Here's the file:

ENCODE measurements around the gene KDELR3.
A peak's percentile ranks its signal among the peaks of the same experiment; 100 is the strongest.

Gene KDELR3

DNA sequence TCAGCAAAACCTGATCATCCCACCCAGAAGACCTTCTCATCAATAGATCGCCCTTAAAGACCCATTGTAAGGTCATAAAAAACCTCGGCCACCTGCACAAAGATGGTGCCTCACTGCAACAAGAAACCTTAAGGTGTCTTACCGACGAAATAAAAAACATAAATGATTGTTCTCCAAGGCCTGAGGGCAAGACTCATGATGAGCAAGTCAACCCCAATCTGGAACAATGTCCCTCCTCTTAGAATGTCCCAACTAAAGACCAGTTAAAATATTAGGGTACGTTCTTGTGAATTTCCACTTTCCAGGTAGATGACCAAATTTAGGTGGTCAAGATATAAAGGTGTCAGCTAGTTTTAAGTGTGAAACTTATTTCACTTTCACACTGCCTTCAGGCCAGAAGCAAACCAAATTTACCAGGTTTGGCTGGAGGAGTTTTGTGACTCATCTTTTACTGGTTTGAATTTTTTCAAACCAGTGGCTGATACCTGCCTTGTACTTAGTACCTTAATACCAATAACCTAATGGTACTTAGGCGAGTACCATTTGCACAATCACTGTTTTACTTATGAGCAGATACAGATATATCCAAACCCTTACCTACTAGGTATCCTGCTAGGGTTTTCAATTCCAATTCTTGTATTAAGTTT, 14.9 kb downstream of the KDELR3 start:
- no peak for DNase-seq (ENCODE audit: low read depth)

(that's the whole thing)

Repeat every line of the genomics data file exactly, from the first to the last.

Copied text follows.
ENCODE measurements around the gene KDELR3.
A peak's percentile ranks its signal among the peaks of the same experiment; 100 is the strongest.

Gene KDELR3

DNA sequence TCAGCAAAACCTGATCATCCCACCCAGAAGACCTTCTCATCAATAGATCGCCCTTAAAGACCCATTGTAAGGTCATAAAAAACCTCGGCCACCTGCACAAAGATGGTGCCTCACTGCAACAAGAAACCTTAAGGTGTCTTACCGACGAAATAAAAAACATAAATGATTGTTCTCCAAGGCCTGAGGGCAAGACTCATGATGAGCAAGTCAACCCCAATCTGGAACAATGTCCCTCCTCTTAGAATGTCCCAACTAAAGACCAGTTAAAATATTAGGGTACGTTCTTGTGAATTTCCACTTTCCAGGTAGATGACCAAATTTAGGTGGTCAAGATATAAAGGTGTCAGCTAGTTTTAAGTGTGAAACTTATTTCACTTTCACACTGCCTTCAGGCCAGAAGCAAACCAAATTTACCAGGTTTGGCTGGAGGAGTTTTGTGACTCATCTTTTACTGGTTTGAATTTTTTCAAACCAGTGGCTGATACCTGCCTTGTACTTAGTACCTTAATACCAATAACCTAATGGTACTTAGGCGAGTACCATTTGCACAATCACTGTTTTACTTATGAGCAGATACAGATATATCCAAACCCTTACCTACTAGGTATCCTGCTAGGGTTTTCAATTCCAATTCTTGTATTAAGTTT, 14.9 kb downstream of the KDELR3 start:
- no peak for DNase-seq (ENCODE audit: low read depth)